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Home NEWS Bank of Ireland to reimburse victims of text scam

Bank of Ireland to reimburse victims of text scam

Bank of Ireland customers who had money stolen during a ‘smishing’ campaign will be reimbursed, the bank has said today.

Thieves started a targeted smishing campaign during the pandemic and dropped fraudulent texts into genuine Bank of Ireland text threads.

Some customers lost thousands of euro after falling for the scam.

The bank is also launching a fraud awareness campaign highlighting tactics used by criminals to trick customers into providing their banking details.

The nationwide fraud awareness campaign will advise customers on how to protect themselves from fraud including through text ‘smishing’ attacks.

Starting this week, the campaign will include emails and letters issuing to customers, reinforced through a social media campaign and extensive fraud advice.

Smishing is serious criminal activity which targets customers of a range of institutions around the world – including banks, postal authorities, social welfare payments, and tax collection.

While it has been in existence for many years, the volume of smishing has increased significantly over time. Where fraudsters gain access to confidential information they move quickly to extract funds.

Bank of Ireland works very closely with An Garda Síochána and international authorities to combat fraud, and in approximately 3 in 4 cases where fraud occurs Bank of Ireland recovers all or part of the stolen funds allowing customers to be reimbursed.

Discussing smishing and the new campaign, Gavin Kelly, CEO Retail Ireland, Bank of Ireland said that smishing has been around for a long time, but there has been a spike in attacks since Covid-19.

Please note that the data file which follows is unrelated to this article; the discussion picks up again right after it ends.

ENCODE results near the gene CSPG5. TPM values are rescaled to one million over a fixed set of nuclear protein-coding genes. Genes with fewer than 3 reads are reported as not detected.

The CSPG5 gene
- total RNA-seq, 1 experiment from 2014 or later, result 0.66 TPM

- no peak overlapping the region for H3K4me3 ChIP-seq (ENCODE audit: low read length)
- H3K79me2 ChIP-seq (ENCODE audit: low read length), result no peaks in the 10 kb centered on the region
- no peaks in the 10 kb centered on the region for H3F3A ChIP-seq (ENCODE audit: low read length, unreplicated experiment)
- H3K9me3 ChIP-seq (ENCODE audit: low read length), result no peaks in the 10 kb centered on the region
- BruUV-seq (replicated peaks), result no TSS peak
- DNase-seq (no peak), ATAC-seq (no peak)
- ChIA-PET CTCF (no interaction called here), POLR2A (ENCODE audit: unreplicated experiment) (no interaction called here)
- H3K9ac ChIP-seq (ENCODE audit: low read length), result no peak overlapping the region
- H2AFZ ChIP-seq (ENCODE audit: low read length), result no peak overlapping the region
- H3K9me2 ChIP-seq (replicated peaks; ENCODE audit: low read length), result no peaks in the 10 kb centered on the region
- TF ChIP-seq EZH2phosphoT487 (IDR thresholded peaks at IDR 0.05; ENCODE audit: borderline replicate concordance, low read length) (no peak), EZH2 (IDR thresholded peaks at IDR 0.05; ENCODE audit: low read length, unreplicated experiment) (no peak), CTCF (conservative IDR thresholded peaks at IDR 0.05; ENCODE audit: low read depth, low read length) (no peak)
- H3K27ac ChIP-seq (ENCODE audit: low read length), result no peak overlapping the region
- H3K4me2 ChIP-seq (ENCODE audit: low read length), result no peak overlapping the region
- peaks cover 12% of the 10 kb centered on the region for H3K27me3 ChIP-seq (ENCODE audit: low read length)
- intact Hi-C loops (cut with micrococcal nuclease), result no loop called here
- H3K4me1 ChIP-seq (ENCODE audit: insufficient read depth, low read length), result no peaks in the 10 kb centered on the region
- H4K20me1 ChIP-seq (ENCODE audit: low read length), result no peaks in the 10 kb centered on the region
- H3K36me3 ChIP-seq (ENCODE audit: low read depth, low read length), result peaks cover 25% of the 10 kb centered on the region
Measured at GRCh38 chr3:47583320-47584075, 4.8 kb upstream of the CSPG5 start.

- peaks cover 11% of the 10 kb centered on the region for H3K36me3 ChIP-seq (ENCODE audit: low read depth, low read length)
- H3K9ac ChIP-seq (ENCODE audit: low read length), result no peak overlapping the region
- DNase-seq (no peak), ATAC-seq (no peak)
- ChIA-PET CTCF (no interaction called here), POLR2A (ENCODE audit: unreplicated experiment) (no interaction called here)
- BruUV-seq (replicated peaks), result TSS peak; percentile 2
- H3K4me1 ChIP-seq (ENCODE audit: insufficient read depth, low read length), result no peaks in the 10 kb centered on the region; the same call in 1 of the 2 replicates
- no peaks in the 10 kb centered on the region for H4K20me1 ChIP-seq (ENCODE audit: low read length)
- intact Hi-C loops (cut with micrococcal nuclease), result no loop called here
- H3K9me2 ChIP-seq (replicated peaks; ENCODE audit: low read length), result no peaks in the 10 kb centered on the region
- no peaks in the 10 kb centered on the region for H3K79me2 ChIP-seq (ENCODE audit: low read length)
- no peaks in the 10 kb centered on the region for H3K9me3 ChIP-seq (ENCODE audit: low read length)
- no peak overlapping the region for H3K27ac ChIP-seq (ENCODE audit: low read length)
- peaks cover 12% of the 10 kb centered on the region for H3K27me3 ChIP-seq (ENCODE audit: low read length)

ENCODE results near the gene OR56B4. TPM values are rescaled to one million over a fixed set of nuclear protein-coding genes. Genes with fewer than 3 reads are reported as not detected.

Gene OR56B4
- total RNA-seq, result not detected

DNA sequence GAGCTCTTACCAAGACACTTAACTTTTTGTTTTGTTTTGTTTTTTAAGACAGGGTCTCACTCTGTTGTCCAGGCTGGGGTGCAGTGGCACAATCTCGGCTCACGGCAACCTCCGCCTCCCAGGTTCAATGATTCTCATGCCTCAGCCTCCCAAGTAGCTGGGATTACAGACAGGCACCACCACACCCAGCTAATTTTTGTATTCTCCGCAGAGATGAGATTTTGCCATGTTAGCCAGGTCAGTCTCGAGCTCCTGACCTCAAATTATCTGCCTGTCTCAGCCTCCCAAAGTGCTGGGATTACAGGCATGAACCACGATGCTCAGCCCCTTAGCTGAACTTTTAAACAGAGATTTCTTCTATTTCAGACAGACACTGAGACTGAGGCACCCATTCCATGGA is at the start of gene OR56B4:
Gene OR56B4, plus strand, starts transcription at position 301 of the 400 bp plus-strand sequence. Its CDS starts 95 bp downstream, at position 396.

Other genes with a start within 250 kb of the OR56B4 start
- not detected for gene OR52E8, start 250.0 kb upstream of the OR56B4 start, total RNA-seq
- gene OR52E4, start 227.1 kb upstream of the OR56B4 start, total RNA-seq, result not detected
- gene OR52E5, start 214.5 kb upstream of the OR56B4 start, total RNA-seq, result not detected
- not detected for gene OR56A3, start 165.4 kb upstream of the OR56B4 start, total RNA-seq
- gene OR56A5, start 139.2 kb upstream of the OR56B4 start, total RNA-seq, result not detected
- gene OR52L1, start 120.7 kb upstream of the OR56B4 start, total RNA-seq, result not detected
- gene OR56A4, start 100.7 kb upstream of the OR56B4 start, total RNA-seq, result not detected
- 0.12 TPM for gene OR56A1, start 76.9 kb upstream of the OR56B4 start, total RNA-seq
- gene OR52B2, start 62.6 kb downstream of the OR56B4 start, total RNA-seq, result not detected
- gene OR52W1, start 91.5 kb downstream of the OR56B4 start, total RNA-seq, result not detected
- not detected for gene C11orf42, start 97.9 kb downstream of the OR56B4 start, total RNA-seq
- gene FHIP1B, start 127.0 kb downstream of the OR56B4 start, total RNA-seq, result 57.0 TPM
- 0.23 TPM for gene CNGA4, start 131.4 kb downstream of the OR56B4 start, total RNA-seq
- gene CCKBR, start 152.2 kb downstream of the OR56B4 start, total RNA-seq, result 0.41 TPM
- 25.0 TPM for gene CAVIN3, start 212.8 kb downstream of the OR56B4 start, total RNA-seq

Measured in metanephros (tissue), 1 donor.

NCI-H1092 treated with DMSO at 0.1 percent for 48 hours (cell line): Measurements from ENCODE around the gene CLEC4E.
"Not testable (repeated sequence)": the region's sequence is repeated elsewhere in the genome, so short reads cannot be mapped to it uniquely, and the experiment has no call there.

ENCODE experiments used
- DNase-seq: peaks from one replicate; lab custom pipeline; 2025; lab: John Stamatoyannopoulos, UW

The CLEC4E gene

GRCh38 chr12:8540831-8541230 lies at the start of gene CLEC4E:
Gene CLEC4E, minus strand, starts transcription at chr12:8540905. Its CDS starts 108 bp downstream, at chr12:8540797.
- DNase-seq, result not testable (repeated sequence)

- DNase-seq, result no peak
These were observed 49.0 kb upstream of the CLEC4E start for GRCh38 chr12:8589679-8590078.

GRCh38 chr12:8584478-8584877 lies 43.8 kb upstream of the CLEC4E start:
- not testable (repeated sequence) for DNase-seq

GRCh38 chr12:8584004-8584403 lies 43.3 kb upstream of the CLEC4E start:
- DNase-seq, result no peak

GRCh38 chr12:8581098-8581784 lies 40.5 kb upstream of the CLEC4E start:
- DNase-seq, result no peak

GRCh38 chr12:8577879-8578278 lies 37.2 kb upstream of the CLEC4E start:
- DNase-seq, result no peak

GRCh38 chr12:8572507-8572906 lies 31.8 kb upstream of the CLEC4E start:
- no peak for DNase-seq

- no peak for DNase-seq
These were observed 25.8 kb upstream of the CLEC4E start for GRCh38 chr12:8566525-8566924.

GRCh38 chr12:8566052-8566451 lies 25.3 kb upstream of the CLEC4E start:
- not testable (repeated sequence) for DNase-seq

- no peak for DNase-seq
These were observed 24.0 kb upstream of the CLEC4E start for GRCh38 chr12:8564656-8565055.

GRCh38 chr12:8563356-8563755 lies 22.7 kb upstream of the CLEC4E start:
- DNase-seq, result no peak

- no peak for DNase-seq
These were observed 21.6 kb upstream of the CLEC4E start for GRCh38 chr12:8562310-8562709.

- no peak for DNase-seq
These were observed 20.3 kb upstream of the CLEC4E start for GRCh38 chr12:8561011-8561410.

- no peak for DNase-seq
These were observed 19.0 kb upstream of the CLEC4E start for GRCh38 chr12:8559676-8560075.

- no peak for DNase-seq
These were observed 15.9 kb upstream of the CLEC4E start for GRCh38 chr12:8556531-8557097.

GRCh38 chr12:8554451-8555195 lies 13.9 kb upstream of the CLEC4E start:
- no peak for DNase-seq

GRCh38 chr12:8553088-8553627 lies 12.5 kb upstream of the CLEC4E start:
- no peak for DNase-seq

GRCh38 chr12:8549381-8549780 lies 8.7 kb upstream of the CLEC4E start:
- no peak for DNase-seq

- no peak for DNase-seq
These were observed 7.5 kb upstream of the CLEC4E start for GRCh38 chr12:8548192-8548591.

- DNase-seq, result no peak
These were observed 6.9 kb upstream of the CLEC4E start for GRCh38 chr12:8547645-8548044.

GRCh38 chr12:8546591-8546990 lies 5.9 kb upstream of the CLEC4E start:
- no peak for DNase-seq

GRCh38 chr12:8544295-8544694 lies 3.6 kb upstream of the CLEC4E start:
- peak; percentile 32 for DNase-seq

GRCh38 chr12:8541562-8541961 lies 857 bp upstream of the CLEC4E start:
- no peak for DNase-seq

He said that fraudsters clearly recognised an opportunity to target consumers, as people spent more time using phones and computers.

“Bank of Ireland has been working closely with customers for many years on this type of fraud so we understand the distress caused to customers, especially where it hasn’t been possible to trace the money, which thankfully is the minority of cases,” said Mr Kelly.

 “We have carried out a review into a recent smishing attack which has managed to defraud a number of customers.

“These cases have involved criminals inserting a fraudulent text into a thread containing genuine text messages from the Bank. This tricked customers into divulging their confidential banking details.

“However, we also acknowledge that fraudsters have been particularly active during this period and as consumers, we have had many other pressing concerns to deal with through Covid-19. Therefore we will be reimbursing the customers for these losses and the Bank will absorb the financial impact.

 “We know that Bank of Ireland can do more to build awareness around fraud and we are committed to doing that.”

Gavin Kelly added that the new campaign, launching this week, will highlight some of the key threats and tactics.

“We will continue to focus on the issues around fraud, through our own channels and working collaboratively through the BPFI FraudSMART campaign.

“Bank of Ireland will never text, send emails or call a customer looking for their confidential banking details.

“The process where a fraudster can drop a text into a thread of text messages from any company is a common tactic used by criminals against the customers of banks and other service providers.

“We continue to work with the telecoms sector on this. If anyone has any suspicions on fraud, we have a 24/7 freephone line to support customers,” he said.

Michael Malone
To get in touch with Galway Daily, email editor@galwaydaily.com
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